I must say that the race was a bit of a blur, after the usual pre-race preamble and scramble. There was no rush to jockey for a good start position. The race-bib with the integrated-chip determined our final time. When I was flagged off, it was boisterous and rowdy in a good way, ushered by residents of Hopkinton. It was cheerful, happy and hopeful. Along the way, I smiled (abundantly), gave high-five slaps to children (I felt bad I missed a few of them), got kissed (and kissed - on the cheek, of course) the Wellesley College Girls (an all-girl, liberal arts, college) who were a pleasant distraction and utter attraction at Mile 13 (before Heartbreak Hill met us), Heartbreak Hill (more a series of undulating roads stretching for five miles until Boston College), and the spectator-lined streets for all of 42 kilometres. Between these scenic and jubilant accounts, were the well-manned aid-stations that were highly considerate and caring to all (including I, who tended to stand beside them to consume my water, CrampFix salt-tablets and Hammer Nutrition Perpeteum/gels) runners. We were well taken care of, and I would not fault anyone. The residents in the towns were also extensions of the volunteers, offering wet-sponges, refreshments, and encouragement. 
To summarise my experience: Boston was strong, and its spirit was Stronger! 
I raced, I suffered, as I approached the finish-line. The last one kilometre was tough as 'my mind was willing, but my legs were weak'. However, my meek jog strengthened to a plausible gallop as I increased my stride-length. For one fleeting moment, I was reminded of the vicious act of violence last year, as I approached the grandstand, packed readily with officials, first-responders, spectators, families and VIPs. 
It was merely a shadow of past that would not be repeated today, or on any other day. This was a day that runners united, a city braved its grief and losses, and emerged victorious. The most poignant line I recall somebody tell me was: 'Thank you for saving our city!' I was dumbfounded to hear that, as I stifled my emotions, but honoured for playing a small part in a bigger piece of the cosmic equation. I was compelled to thank everyone I met (who seem to revel in congratulating us finishers) and reciprocate their hospitality. I felt like a celebrity racing the half-Ironman in Cebu!
I crossed the line at Boylston Street in about 3:48. As I crossed the line, it felt like my first marathon and Ironman triathlon completions. One's sense of fatigue was erased by the sense of euphoria, achievement and accomplishment. A heady concoction of emotions mixed with realisation that I had achieved large and empowering, alongside 32,000 of my fellow brothers/sisters in marathon.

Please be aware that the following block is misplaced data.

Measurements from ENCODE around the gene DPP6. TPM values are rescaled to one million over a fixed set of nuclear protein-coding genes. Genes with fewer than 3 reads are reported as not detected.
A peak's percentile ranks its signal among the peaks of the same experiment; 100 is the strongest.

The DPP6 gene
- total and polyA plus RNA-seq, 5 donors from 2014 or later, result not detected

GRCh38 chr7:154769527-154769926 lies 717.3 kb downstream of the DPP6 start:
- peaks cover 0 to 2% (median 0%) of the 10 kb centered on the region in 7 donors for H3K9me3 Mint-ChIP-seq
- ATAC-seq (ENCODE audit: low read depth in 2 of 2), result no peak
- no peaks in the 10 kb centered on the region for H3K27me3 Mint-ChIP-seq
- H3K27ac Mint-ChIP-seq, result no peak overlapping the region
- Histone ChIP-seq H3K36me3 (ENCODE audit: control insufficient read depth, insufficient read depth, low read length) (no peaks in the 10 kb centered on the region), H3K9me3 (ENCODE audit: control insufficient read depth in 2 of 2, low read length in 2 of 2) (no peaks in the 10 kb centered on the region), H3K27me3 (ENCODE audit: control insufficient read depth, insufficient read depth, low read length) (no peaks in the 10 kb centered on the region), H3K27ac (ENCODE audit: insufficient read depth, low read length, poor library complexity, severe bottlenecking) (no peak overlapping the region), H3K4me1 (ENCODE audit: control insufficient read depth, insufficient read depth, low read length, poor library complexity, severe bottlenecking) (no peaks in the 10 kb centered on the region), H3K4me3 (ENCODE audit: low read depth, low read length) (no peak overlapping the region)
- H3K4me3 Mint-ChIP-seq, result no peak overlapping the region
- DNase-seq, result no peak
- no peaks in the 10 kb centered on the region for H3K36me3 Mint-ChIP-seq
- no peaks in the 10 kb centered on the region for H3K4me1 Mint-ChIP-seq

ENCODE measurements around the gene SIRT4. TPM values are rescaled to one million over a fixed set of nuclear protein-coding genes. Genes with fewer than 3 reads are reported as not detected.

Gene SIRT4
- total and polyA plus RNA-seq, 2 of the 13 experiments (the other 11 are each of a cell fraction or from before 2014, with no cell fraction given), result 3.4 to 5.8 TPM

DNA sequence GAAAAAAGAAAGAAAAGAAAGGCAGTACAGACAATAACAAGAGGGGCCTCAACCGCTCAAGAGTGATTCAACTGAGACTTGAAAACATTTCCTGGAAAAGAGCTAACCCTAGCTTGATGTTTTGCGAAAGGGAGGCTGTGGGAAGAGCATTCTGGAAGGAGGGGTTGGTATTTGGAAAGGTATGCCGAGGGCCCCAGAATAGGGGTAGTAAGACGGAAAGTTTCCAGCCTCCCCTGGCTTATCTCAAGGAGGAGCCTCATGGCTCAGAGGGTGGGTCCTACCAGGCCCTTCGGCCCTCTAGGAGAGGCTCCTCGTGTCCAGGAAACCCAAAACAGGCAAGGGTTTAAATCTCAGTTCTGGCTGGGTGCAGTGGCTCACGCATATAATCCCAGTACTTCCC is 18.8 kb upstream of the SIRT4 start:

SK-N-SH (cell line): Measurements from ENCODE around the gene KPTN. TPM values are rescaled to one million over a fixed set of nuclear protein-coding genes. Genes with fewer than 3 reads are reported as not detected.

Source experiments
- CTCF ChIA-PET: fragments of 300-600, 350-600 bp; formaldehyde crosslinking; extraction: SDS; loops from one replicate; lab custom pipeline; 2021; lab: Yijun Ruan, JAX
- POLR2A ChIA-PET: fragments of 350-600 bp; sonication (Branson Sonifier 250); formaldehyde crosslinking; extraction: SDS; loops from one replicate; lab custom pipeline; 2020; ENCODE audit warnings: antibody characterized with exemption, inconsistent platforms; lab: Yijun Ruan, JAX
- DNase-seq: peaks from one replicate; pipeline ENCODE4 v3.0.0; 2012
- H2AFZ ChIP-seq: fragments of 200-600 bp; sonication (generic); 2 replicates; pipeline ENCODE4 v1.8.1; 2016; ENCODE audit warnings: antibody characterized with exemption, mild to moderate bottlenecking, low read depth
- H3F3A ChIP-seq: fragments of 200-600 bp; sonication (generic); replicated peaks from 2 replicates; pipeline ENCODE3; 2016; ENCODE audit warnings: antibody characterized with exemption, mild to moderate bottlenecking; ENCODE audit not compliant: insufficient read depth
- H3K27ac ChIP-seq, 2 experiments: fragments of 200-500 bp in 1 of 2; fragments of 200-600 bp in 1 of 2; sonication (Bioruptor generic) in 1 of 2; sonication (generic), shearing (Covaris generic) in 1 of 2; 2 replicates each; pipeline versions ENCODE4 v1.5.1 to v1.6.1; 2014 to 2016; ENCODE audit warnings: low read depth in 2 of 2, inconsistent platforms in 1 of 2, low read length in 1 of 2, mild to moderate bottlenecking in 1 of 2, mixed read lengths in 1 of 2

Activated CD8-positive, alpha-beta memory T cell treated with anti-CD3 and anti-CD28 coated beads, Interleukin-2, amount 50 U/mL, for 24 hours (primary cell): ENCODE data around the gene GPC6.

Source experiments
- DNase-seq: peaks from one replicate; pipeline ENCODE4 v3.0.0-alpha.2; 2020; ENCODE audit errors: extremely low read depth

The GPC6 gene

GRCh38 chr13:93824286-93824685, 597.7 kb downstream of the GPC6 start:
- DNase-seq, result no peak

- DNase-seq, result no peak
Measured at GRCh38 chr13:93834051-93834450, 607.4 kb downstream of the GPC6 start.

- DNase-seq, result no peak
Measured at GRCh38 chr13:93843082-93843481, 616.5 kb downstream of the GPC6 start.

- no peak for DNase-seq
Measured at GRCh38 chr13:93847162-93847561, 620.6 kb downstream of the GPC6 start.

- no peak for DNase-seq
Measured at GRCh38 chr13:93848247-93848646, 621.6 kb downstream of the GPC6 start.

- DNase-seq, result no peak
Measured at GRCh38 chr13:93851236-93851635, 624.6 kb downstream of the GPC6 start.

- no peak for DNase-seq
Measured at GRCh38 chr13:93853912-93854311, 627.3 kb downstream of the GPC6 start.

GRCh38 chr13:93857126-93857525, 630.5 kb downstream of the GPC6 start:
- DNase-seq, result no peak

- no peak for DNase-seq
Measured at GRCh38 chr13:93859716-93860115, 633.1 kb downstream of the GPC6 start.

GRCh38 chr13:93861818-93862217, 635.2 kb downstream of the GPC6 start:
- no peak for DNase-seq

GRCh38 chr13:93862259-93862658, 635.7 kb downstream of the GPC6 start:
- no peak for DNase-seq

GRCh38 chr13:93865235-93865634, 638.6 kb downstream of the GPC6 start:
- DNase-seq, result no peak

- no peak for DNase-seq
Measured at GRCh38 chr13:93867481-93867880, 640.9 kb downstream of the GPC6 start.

I was led in, by enthusiastic and congratulating volunteers to receive my thermal sheet, race-medal, and post-race refreshments. My face felt flushed with excitement, although technically, my race was over. I walked besides many participants (now christened by the Boston Strong Experience) who, now, were my friends-for-life, united by one unique experience cherished only by this peculiar fondness for this distance and activity.
I connected with two journalists from Channel NewsAsia; Dr Derek Li (who did 2:42 at this race) arranged for this opportunity, which I coordinated with editor in Singapore, and ended up doing the interview alone. Although I enjoyed the post-race recognition, I felt my experience would have been enhanced with the presence of team-mates, Derek, Jenny Huang (who did 3:30) and Blade Runner Shariff. Nevertheless, it was what it was and I ddi my best - in one, take - to capture the essence of the Boston Strong Experience. I received much positive response from this piece when it was broadcasted a day after. I cringed at my post-race attire, as I felt chilly in the windy 16 degrees Celcius conditions. It was my virgin foray into compression-socks, encouraged by the cold.
Overall, I enjoyed my first Boston Marathon/Boston Strong tremendously. I was pleased with my approach, enjoyed most aspects of my experience and promised to return in 2016. I hope to earn it through a more-challenging PB of 3 hours, and less. I have a grand plan ahead of me, and I hope to achieve it within a year, so as to attend the 120th edition of this historical race.
*Photo-credits: Melina Chan & Marathon Photos*
*Sponsors: CrampFix, On Shoes, Jabra*